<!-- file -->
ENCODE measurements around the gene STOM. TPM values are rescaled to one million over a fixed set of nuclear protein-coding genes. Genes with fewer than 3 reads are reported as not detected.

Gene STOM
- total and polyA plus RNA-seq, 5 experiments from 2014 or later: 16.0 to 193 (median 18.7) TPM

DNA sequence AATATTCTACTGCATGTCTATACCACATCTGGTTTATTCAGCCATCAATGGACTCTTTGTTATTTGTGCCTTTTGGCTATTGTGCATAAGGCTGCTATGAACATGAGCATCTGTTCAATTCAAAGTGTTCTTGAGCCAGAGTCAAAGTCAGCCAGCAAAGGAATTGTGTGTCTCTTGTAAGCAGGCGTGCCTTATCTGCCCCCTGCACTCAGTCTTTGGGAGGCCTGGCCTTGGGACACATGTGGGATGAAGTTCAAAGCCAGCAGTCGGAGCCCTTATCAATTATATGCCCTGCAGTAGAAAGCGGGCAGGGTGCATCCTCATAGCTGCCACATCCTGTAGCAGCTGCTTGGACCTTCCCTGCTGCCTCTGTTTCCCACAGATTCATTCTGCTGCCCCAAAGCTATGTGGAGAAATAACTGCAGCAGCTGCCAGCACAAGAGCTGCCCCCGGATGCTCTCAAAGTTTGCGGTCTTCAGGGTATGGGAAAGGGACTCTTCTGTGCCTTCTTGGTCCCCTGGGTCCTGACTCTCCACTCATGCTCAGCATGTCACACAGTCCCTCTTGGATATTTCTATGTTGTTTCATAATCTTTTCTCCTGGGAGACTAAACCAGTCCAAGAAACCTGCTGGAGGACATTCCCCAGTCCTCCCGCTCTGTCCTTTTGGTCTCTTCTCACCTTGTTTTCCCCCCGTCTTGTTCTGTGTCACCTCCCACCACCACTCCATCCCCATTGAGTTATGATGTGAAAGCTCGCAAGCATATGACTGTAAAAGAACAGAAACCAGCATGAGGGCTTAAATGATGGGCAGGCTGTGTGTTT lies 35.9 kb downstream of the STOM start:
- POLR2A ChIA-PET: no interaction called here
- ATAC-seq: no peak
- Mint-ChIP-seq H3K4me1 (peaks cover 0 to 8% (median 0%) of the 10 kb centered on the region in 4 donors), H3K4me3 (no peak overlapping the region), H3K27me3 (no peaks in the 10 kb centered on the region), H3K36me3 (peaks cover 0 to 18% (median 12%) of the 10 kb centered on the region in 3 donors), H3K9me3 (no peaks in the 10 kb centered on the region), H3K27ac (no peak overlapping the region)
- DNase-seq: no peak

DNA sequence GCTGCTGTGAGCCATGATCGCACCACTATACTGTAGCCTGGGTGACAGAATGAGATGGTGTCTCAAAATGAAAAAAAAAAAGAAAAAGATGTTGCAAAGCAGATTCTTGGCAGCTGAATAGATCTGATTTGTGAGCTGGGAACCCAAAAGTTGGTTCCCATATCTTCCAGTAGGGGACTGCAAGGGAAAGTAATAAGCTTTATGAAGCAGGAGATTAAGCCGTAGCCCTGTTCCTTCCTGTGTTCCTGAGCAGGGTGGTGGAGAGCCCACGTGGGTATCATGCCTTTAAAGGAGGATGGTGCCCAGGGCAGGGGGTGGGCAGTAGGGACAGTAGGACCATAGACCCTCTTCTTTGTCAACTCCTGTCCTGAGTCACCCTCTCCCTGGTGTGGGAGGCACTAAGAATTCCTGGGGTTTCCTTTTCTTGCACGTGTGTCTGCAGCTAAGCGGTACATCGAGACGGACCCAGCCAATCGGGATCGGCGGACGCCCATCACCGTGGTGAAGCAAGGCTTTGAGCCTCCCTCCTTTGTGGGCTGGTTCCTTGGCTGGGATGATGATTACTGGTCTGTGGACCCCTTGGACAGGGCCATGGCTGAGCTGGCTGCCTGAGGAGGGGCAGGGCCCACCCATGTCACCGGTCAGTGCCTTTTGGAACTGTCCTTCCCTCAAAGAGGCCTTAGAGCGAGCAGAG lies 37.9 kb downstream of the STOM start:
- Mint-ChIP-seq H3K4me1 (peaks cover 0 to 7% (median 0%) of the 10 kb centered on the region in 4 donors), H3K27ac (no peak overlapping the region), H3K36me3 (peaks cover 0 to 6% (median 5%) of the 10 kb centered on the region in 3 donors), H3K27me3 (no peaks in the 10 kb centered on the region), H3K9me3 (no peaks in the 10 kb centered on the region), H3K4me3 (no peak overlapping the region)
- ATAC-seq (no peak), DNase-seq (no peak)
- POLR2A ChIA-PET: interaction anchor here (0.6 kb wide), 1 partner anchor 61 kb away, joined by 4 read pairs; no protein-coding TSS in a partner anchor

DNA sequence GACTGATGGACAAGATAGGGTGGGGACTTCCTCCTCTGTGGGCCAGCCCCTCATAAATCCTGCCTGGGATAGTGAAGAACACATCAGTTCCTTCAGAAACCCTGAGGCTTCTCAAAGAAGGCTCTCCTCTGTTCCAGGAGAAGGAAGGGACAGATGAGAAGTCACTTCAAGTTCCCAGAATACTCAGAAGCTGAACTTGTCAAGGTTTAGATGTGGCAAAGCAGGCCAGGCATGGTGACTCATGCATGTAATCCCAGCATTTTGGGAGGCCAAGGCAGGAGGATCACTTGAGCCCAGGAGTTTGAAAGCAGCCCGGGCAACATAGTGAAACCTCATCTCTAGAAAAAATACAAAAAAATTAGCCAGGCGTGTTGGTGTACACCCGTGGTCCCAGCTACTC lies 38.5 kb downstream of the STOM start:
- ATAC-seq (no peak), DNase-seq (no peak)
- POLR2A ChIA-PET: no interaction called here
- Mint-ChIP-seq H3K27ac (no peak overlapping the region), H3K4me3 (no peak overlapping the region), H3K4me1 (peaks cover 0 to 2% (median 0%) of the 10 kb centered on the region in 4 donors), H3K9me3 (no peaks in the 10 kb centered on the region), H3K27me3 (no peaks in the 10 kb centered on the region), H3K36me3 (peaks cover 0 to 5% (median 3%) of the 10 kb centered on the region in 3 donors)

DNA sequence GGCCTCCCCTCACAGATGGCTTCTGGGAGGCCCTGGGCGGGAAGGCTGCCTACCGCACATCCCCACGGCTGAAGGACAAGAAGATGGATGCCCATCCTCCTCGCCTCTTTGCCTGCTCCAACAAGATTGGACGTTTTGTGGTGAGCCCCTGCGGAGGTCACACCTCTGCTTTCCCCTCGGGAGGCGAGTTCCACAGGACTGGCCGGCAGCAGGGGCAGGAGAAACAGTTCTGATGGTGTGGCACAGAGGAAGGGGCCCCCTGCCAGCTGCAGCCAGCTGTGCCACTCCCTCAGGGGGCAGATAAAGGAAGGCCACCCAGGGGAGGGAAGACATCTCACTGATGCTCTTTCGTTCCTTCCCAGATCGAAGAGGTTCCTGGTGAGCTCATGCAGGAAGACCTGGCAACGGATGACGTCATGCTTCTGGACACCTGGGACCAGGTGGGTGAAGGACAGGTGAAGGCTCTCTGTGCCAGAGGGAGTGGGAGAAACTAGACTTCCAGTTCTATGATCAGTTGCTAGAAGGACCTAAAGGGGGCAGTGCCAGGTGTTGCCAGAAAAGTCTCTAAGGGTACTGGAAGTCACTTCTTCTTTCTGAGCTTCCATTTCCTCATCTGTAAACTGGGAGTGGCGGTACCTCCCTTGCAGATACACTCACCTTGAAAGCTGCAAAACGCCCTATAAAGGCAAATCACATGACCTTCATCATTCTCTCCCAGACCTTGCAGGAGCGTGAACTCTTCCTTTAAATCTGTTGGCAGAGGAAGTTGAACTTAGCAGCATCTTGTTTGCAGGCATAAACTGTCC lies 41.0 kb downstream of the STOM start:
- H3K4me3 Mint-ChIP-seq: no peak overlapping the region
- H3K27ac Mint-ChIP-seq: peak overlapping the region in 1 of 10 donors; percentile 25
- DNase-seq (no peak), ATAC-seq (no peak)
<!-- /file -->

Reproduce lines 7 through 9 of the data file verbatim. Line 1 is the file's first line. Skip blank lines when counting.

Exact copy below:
- Mint-ChIP-seq H3K4me1 (peaks cover 0 to 8% (median 0%) of the 10 kb centered on the region in 4 donors), H3K4me3 (no peak overlapping the region), H3K27me3 (no peaks in the 10 kb centered on the region), H3K36me3 (peaks cover 0 to 18% (median 12%) of the 10 kb centered on the region in 3 donors), H3K9me3 (no peaks in the 10 kb centered on the region), H3K27ac (no peak overlapping the region)
- DNase-seq: no peak

DNA sequence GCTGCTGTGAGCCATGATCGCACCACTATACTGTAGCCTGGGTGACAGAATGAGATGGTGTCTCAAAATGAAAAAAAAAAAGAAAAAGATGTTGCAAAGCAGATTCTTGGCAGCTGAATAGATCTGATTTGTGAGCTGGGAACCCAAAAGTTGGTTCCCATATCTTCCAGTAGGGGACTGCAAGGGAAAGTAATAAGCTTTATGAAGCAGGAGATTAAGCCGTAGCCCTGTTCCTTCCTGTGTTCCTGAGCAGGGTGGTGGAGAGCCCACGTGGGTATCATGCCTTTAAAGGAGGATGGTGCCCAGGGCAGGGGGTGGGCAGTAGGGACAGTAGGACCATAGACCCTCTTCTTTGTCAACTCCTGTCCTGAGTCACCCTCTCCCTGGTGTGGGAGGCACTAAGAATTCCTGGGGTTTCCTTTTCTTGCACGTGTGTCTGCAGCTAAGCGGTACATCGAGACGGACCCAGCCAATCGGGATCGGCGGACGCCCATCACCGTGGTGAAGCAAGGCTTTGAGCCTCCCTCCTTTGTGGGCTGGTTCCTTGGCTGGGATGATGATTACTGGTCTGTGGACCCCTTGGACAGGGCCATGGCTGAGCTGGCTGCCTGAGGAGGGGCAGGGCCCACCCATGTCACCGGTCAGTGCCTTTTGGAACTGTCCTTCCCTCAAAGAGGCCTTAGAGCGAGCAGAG lies 37.9 kb downstream of the STOM start: